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Doc, do I have prostate cancer?

Know the signs; get tested.

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Dear doctor, 

I’m 66 years old and all of a sudden have problems when I pee. Sometimes it hurts and other times I need to pee more often. 

A friend of mine had the same problems and was told he had prostate cancer. Could I have prostate cancer? And what is the prostate for anyway?

Sincerely,

Paul

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Schedule your Annual Wellness Visit.

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Talk to your doctor about needed tests.

Find care in your state

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Dear Paul,

I’m glad you’re looking into the problems you’re having. 

The problems you’re having could be related to prostate cancer, but they could also be something else. The only way to know for sure is to talk with your doctor.

The prostate is a small gland, about the size of a walnut. It makes some of the fluid that is part of semen. It is located below the bladder and in front of the rectum. 

After skin cancer, prostate cancer is the most common cancer among men. Prostate cancer begins when cells in the prostate gland start to grow out of control. 

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As a man ages, the prostate tends to grow bigger. This can squeeze the urethra, the tube that carries urine and semen. When that happens, it can be harder to empty your bladder. Some of these changes are due to other problems and not cancer.

About 13 out of every 100 American men will get prostate cancer. About two to three of those same men will die from prostate cancer.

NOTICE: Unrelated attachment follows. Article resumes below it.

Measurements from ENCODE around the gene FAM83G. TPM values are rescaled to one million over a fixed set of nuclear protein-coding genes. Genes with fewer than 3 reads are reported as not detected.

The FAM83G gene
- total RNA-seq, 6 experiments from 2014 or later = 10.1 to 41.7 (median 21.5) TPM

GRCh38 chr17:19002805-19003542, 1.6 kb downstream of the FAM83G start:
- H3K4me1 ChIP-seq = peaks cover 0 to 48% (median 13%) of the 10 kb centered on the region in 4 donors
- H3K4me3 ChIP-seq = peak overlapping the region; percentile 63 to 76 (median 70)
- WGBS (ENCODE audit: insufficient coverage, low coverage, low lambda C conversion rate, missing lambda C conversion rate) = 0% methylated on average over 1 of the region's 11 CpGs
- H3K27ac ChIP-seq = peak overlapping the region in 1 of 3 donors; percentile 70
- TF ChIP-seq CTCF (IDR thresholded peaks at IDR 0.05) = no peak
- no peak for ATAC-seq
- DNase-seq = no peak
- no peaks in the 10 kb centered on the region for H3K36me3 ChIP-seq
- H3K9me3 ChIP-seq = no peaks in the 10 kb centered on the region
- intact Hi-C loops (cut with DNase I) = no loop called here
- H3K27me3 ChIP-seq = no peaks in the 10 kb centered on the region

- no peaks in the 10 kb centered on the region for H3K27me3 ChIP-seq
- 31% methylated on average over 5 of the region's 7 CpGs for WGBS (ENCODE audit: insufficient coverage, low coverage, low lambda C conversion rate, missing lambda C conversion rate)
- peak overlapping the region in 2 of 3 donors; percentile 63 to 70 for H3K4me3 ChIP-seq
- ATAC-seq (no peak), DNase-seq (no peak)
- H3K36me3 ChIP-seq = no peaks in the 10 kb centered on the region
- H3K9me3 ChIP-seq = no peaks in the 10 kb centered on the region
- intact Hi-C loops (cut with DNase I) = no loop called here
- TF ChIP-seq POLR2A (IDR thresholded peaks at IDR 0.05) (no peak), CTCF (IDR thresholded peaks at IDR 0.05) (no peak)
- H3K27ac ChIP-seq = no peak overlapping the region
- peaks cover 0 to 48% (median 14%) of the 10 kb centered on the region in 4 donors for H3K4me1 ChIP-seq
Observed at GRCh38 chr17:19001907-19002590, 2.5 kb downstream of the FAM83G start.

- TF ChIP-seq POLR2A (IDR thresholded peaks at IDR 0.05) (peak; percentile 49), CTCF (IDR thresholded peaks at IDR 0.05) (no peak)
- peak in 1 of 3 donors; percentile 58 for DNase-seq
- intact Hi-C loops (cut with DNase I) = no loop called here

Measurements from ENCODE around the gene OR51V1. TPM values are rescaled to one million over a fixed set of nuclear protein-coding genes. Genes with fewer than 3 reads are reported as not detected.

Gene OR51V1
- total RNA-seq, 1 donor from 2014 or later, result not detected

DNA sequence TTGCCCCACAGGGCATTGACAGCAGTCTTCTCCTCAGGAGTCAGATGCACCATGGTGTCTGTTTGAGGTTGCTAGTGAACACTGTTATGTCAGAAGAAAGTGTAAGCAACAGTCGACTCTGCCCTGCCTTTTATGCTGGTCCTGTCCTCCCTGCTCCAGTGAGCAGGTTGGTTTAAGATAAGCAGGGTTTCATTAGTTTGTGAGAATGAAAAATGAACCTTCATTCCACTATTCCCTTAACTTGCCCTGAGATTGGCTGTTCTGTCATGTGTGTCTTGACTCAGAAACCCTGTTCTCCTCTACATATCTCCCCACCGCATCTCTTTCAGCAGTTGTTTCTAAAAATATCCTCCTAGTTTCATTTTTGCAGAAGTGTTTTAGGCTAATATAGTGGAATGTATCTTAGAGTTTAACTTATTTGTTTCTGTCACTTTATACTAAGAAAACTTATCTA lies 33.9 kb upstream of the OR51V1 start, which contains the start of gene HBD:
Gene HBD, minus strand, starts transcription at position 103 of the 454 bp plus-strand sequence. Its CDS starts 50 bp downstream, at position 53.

The older you are, the greater your chances of getting prostate cancer. Black men or men with a family history of prostate cancer also have higher chances.

More advanced prostate cancers can sometimes cause:

  • Problems peeing, including a slow or weak stream or the need to pee more often, especially at night
  • Blood in the urine or semen
  • Trouble getting an erection
  • Pain in the hips, back, chest or other areas; this may be from cancer that has spread to the bones
  • Weakness or numbness in the legs or feet, or even loss of bladder or bowel control from cancer pressing on the spinal cord

Most of these problems are more likely to be caused by something else, not prostate cancer. Still, it’s important to tell your doctor if you have any of these symptoms. Then the cause can be found and you can get the care you need. 

Talk to your doctor about being tested for prostate cancer. You may need to get a prostate-specific antigen (PSA) blood test or a digital rectal exam.

Early prostate cancer usually doesn't cause symptoms. More advanced cancers are sometimes found because of symptoms they cause. Your doctor might order more tests, based on your symptoms or screening tests.

Stay healthy and stay strong, 

Joshua Jacobs, MD, FAAFP
National Medical Director, Provider Intelligence
Clinical Performance, Optum Care 

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Will Medicare cover an Annual Wellness Visit?

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Original Medicare covers the Annual Wellness Visit at 100% of the Medicare-approved amount when you get the service from a provider who accepts Medicare. You pay nothing (no deductible or coinsurance).

Medicare Advantage plans must cover Annual Wellness Visits without applying deductibles, copays, or coinsurance when you see a network provider and meet Medicare’s rules for the service.

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Source:

  • The American Cancer Society
  • The Centers for Disease Control and Prevention 

The information provided is for general informational purposes only and is not intended to be medical advice or a substitute for professional health care. You should consult an appropriate health care professional for your specific needs.